Introduced in 1942, the British "Windproof" pattern is in fact a variation of the brushstroke design printed on the early Denison smocks. Designed primarily for use in Northern Europe and produced using roller-printing machines, the pattern generally featured broad brushstrokes of dark brown & olive green on a pinkish-tan base. This design was issued as a lightweight two-piece Infantry oversuit and issued primarily to Infantry scouts & snipers during the Second World War. Later, a heavier weight one-piece uniform designed for armored crews was produced, although there is some debate over whether these were actually utilized during the war. The lightweight uniform became popular with British Special Forces (particularly the SAS Regiment) after the war and continued in service with them into the 1970s. Surplus stocks were also given to the French government, which issued the suits to units fighting in the First Indochina War. The examples below illustrate the wide variability of color encountered with the pattern.
All-white winter camouflage was introduced during the Second World War for issue in snowy conditions. These uniforms were not insulated but made from lightweight fabric and designed to be worn over the normal woolen combat clothing. (no photograph)
From 1946 until the mid-1950s, Britain continued to produce the Denison smock using roller-printed versions of the original brushstroke camouflage design. These smocks were of similar construction to the wartime originals, although in practice the colorations did vary somewhat.
Beginning in 1959 the Denison smock was redesigned and the brushstroke pattern reconfigured. The 1959 pattern smock camouflage (and those produded thereafter) has a distinctively different look to it than the earlier Denisons, with a lighter and more prominent background, incorporating only two additional colours (usually brown and green) to create the basic brushstroke overprint. (WW2 era Denisons were darker and often appeared to incorporate more than two colours due to the blending and mixing of dyes that occurred during the application process.) These smocks were produced into the 1970s, and despite the standardization in manufacturing and printing technique, they still show much variation in colour and hue depending on when they were produced. The 1959 pattern Denison smock was worn primarily by members of the Parachute Regiment in theatres such as the Suez and Ulster (Northern Ireland), although there is evidence to suggest it was also issued in limited quantities to the Royal Marines (RM). Illustrated below are examples of the early (1959-60) and late (1967-70) pattern camouflage.
In 1966 the British Ministry of Defense issued the Pattern 1960 DPM (P60), the first in a long line of Disruptive Pattern Material uniforms to be issued by the British Armed Forces. The cut of the standard uniform was based on the Pattern 60 olive green combat uniform, but made in the DPM material. Additional versions were produced in the style of the M1942 Windproof uniform, and worn by British Special Forces. It is difficult to classify British DPM designs because so many different versions have been produced, yet only the type of uniform has ever received an official classification. Adding to the confusion, uniform classifications (P60, P68, P84) quite often conflict with the year in which the uniform was first issued. Subsequent uniform types may have initially been produced using the same printing of fabric of the previous model (P68, P84), while in most cases several production variants were also fielded in a single uniform classification. Illustrated below are two variations of the earliest known productions of DPM fabric, which would have appeared on the P60 Combat Uniform. Both designs also appeared on the 1968 Pattern Combat Uniform.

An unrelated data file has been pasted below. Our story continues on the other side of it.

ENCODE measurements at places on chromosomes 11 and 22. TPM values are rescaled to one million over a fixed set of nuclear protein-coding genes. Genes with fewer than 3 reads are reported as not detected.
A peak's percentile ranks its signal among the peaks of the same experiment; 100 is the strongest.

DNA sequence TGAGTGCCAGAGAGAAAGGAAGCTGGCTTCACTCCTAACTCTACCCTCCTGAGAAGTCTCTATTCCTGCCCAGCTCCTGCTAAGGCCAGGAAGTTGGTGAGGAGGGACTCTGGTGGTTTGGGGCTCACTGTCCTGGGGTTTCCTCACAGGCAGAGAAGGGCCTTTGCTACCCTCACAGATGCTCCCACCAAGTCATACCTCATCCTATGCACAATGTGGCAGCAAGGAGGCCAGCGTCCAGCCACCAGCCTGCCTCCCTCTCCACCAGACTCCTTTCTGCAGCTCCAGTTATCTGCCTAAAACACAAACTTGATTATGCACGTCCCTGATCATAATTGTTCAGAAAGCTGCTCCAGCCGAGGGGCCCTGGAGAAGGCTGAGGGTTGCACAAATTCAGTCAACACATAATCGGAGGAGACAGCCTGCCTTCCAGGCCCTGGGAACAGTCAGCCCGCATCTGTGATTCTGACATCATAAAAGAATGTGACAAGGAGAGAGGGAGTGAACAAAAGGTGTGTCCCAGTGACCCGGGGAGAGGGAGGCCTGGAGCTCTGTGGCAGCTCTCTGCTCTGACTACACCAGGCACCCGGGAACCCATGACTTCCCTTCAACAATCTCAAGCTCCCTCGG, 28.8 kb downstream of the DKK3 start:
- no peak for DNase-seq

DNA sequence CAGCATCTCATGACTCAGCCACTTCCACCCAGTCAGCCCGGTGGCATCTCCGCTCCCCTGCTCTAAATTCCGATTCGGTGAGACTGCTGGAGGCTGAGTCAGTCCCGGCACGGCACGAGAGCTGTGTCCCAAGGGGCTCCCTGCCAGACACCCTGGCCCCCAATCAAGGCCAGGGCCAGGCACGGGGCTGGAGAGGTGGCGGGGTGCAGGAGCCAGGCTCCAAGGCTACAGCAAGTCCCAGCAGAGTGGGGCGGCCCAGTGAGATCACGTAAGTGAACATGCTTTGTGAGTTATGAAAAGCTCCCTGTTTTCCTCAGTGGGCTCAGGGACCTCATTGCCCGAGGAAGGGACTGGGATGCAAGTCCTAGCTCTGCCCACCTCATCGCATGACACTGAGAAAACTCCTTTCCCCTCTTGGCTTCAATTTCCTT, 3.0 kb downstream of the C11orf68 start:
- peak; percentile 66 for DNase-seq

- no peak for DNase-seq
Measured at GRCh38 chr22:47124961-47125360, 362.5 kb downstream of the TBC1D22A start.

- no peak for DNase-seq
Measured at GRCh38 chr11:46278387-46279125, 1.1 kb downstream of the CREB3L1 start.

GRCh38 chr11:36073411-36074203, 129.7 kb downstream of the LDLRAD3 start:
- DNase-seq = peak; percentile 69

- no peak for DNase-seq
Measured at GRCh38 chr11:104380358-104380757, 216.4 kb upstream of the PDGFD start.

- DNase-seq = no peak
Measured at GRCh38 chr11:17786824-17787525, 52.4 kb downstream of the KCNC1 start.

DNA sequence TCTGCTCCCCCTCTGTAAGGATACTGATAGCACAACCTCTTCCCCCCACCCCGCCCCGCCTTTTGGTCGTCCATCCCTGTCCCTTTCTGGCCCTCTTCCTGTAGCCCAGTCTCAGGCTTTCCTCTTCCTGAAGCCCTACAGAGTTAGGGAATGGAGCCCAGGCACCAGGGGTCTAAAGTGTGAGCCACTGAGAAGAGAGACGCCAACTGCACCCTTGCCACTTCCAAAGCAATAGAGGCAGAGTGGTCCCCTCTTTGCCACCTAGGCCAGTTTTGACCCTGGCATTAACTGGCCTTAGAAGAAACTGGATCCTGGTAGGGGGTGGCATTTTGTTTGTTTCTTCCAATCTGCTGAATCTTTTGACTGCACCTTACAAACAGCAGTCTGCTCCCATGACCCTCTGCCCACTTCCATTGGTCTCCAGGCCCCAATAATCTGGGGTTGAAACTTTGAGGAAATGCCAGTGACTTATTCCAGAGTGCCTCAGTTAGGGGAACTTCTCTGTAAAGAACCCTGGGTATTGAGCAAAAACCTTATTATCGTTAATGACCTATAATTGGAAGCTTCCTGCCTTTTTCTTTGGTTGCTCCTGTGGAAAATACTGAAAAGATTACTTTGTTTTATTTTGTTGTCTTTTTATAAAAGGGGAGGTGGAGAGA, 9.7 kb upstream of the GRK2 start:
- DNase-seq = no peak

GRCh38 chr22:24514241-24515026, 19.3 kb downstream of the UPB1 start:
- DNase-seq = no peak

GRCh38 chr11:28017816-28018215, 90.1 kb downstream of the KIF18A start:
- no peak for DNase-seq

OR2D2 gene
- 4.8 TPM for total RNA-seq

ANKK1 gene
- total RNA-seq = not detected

Replacing the Pattern 1960 Combat Uniform was the Pattern 1968 (P68). The uniform had a number of modifications based on the experience with the Pattern 60 as well as additional items such as a detachable hood, peaked field cap and lined cold weather cap. The P68 uniform was worn by British troops during the Falklands War (1982). Early versions of the DPM Parachutist's Smock (1977 or 78) were also manufactured in this time period, using the same camouflage print. Several color variations of DPMhave been documented on this uniform, including the two patterns illustrated above. Those illustrated below are the more common variants.
Circa 1985, a newer version of the standard Combat Uniform began to replace the P68. Called the Pattern 1984 (P84), the new uniform reflected lessons learned during the Falklands War. The P84 uniform would remain standard issue to British military personnel for the next ten years. Illustrated below is the most commonly encountered pattern variant, as well as a rare version with the grass green replaced by a more olive color.
The Pattern 1994 Combat Uniform was introduced in 1994 and remained in service for less than two years. Only smock and trousers were produced, and the colorations of these uniforms generally remain distinct from the previous or later versions.
First introduced in the 1970s and continuing to be issued as a distinctive type of combat uniform was the Tropical DPM uniform. Known officially as "No. 9 Dress," the tropical uniform was the MOD's attempt to address the needs of the British soldier operating in very warm tropical climates such as Belize, Hong Kong and Malaysia. Both shirt and trousers were differently designed from the standard combat uniform and made of lighter weight fabric. Additionally, in most instances the DPM pattern printed on the fabric was of a different coloration to that of the standard temperate combat uniform of that time period. Over the twenty-five years that the Tropical uniform was issued, several variations of DPM were printed for this uniform. As with other DPM variations, they are almost impossible to classify unless the uniform itself can be dated by such features as the buttons, style of tag, and type of fabric used. Illustrated below are several different styles of tropical DPM worn over the years (from earliest to latest).
Originally issued in the 1970s, the Windproof uniform (consisting of smock and trousers) were initially designed for issue to British Special Forces. The ultimately became popular with other services and conventional soldiers as well, and could be found scattered throughout various units during the 1980s and 1990s. Although the DPM pattern itself did not vary much from that found printed on the standard cotton modal fabric of the period, the windproof fabric was lighter weight and more comfortable when damp.